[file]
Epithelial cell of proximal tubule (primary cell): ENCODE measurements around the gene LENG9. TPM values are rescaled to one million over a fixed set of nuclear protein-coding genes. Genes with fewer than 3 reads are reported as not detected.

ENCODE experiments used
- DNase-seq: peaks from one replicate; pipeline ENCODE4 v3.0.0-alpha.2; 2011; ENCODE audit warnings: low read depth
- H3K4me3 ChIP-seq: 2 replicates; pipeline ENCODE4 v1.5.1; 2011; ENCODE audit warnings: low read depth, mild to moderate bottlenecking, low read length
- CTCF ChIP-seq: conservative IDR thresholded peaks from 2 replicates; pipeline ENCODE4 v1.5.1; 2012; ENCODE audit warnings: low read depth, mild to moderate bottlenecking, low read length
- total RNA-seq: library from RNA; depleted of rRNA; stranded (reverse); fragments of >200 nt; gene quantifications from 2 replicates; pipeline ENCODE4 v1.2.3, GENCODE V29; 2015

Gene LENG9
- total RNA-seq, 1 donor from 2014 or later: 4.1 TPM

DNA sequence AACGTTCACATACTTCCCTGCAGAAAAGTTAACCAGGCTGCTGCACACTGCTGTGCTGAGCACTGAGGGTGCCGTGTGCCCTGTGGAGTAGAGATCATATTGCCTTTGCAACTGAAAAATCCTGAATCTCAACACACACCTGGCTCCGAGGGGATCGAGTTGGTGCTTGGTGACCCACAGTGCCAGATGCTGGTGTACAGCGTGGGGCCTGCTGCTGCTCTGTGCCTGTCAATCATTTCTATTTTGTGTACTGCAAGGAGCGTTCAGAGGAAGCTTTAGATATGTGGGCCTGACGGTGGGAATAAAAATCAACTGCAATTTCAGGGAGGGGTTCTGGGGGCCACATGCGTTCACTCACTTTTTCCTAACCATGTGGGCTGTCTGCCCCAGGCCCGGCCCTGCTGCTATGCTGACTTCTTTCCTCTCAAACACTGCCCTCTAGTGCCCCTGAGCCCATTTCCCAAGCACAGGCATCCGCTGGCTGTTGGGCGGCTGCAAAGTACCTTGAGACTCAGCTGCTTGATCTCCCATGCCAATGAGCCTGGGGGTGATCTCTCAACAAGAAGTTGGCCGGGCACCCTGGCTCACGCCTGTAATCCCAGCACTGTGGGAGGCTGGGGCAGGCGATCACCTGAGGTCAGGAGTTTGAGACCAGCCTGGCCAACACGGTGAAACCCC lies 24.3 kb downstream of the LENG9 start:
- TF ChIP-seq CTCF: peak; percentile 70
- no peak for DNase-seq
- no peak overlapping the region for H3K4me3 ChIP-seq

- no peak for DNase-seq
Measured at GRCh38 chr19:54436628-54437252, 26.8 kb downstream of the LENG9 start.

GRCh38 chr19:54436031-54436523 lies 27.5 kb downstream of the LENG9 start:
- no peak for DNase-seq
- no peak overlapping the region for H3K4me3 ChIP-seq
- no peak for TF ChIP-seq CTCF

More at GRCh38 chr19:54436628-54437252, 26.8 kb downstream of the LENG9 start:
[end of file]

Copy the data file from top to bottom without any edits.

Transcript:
Epithelial cell of proximal tubule (primary cell): ENCODE measurements around the gene LENG9. TPM values are rescaled to one million over a fixed set of nuclear protein-coding genes. Genes with fewer than 3 reads are reported as not detected.

ENCODE experiments used
- DNase-seq: peaks from one replicate; pipeline ENCODE4 v3.0.0-alpha.2; 2011; ENCODE audit warnings: low read depth
- H3K4me3 ChIP-seq: 2 replicates; pipeline ENCODE4 v1.5.1; 2011; ENCODE audit warnings: low read depth, mild to moderate bottlenecking, low read length
- CTCF ChIP-seq: conservative IDR thresholded peaks from 2 replicates; pipeline ENCODE4 v1.5.1; 2012; ENCODE audit warnings: low read depth, mild to moderate bottlenecking, low read length
- total RNA-seq: library from RNA; depleted of rRNA; stranded (reverse); fragments of >200 nt; gene quantifications from 2 replicates; pipeline ENCODE4 v1.2.3, GENCODE V29; 2015

Gene LENG9
- total RNA-seq, 1 donor from 2014 or later: 4.1 TPM

DNA sequence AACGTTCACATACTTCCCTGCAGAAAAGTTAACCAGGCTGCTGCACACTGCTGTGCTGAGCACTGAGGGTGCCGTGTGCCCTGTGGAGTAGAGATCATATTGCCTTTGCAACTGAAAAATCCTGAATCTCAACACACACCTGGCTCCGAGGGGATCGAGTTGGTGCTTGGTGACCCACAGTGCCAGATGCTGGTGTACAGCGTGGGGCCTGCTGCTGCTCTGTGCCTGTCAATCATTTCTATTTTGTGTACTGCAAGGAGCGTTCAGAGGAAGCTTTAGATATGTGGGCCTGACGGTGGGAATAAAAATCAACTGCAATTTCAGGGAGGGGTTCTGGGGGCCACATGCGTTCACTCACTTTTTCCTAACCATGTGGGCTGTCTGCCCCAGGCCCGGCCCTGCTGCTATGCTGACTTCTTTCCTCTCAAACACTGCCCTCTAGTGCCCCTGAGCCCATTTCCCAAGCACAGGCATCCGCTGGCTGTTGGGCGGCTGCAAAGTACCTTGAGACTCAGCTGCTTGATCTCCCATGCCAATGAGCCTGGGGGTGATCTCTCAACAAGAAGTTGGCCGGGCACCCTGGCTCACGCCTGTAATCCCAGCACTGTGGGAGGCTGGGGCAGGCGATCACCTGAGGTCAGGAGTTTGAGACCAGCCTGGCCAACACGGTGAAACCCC lies 24.3 kb downstream of the LENG9 start:
- TF ChIP-seq CTCF: peak; percentile 70
- no peak for DNase-seq
- no peak overlapping the region for H3K4me3 ChIP-seq

- no peak for DNase-seq
Measured at GRCh38 chr19:54436628-54437252, 26.8 kb downstream of the LENG9 start.

GRCh38 chr19:54436031-54436523 lies 27.5 kb downstream of the LENG9 start:
- no peak for DNase-seq
- no peak overlapping the region for H3K4me3 ChIP-seq
- no peak for TF ChIP-seq CTCF

More at GRCh38 chr19:54436628-54437252, 26.8 kb downstream of the LENG9 start: